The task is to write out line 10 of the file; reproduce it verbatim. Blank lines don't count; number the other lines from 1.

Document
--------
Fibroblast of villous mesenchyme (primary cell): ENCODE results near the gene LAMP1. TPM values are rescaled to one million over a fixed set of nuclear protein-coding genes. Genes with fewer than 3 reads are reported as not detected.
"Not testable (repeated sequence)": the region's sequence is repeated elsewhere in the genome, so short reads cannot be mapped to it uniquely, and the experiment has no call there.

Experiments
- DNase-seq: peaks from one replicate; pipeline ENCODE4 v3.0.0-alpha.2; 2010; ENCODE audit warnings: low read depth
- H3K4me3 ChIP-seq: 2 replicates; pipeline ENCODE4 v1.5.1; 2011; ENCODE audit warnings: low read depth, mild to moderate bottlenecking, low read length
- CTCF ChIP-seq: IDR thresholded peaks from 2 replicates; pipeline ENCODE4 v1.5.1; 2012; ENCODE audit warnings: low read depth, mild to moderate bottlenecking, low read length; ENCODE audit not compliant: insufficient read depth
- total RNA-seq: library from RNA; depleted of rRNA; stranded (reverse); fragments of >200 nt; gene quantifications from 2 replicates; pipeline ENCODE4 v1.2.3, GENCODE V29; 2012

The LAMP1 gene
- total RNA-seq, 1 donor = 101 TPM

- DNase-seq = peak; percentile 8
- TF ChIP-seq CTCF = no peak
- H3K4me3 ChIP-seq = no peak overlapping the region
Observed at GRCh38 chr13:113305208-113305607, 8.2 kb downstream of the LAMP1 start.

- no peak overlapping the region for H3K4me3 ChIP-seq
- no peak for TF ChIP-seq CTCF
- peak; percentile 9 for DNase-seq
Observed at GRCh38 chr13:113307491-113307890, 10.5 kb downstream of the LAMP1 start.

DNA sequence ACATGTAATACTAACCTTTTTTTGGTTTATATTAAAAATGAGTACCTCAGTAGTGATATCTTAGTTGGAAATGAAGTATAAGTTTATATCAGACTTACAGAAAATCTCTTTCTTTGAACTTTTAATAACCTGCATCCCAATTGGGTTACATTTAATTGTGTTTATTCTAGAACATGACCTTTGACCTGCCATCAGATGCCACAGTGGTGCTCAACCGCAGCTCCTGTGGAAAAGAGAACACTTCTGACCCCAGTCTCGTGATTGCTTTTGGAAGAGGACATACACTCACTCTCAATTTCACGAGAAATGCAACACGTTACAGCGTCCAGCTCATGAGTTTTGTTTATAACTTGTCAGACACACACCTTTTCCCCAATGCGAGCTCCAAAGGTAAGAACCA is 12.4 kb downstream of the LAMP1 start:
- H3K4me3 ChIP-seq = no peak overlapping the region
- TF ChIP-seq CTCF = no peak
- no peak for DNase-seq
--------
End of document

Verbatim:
- DNase-seq = peak; percentile 8